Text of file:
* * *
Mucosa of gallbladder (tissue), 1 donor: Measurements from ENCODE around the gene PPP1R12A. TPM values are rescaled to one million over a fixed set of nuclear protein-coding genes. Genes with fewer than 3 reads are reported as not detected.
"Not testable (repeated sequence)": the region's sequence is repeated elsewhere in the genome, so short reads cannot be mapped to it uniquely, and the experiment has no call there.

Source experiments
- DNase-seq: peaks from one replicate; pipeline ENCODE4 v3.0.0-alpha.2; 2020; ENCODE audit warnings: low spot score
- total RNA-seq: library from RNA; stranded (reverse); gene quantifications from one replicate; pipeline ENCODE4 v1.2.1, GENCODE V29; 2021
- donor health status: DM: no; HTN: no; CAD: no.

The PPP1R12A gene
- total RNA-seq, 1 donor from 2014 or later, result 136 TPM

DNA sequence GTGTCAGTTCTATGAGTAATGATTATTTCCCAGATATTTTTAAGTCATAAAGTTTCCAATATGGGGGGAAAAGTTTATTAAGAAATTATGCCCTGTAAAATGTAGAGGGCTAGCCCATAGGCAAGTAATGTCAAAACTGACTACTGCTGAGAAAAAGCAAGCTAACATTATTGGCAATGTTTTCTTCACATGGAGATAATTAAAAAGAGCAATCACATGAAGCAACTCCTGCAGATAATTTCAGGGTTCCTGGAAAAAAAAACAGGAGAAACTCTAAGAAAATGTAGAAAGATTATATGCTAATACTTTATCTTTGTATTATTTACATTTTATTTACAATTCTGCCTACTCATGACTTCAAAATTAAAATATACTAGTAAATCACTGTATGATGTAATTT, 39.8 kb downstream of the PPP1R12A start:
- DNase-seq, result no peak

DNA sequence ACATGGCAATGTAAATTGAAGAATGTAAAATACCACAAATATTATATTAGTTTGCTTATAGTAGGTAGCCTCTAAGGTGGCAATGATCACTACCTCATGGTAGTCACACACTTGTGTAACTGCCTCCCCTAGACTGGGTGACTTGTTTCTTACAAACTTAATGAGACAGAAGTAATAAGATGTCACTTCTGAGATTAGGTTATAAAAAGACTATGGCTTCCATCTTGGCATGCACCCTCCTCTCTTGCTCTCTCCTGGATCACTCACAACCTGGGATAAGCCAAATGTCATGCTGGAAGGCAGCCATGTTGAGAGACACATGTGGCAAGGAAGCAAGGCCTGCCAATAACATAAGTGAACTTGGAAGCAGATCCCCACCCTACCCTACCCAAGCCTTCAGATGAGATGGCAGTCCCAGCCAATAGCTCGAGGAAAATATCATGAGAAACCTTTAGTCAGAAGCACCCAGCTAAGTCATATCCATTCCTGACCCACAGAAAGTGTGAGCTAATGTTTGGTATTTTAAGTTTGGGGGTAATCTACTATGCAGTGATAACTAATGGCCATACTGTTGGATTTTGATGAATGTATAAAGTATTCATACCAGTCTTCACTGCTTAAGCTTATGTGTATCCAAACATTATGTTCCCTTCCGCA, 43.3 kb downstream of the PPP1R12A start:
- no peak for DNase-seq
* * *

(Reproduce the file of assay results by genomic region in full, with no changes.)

Mucosa of gallbladder (tissue), 1 donor: Measurements from ENCODE around the gene PPP1R12A. TPM values are rescaled to one million over a fixed set of nuclear protein-coding genes. Genes with fewer than 3 reads are reported as not detected.
"Not testable (repeated sequence)": the region's sequence is repeated elsewhere in the genome, so short reads cannot be mapped to it uniquely, and the experiment has no call there.

Source experiments
- DNase-seq: peaks from one replicate; pipeline ENCODE4 v3.0.0-alpha.2; 2020; ENCODE audit warnings: low spot score
- total RNA-seq: library from RNA; stranded (reverse); gene quantifications from one replicate; pipeline ENCODE4 v1.2.1, GENCODE V29; 2021
- donor health status: DM: no; HTN: no; CAD: no.

The PPP1R12A gene
- total RNA-seq, 1 donor from 2014 or later, result 136 TPM

DNA sequence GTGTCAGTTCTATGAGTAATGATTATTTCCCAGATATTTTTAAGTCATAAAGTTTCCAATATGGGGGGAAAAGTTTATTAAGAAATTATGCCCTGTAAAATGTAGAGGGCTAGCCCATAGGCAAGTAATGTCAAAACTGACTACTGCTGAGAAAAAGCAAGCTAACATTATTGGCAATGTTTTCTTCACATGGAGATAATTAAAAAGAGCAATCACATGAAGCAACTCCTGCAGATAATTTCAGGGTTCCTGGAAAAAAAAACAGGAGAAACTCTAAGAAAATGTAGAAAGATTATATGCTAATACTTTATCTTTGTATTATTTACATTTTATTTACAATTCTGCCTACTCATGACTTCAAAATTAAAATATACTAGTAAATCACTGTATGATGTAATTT, 39.8 kb downstream of the PPP1R12A start:
- DNase-seq, result no peak

DNA sequence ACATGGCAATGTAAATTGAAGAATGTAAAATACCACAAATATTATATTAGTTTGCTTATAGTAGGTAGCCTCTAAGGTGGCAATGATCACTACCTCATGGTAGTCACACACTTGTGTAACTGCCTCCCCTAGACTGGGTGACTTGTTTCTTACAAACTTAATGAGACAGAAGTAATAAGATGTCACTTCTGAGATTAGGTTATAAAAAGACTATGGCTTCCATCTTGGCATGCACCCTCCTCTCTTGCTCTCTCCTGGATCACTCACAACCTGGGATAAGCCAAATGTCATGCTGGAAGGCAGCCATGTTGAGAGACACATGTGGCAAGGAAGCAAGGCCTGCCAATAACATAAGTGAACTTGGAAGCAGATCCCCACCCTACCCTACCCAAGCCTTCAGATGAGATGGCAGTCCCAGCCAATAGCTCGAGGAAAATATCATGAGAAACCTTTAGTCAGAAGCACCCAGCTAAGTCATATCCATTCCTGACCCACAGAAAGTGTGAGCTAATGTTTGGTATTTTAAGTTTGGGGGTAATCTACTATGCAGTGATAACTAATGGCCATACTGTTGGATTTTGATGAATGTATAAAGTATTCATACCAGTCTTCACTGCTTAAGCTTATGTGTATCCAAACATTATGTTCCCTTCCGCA, 43.3 kb downstream of the PPP1R12A start:
- no peak for DNase-seq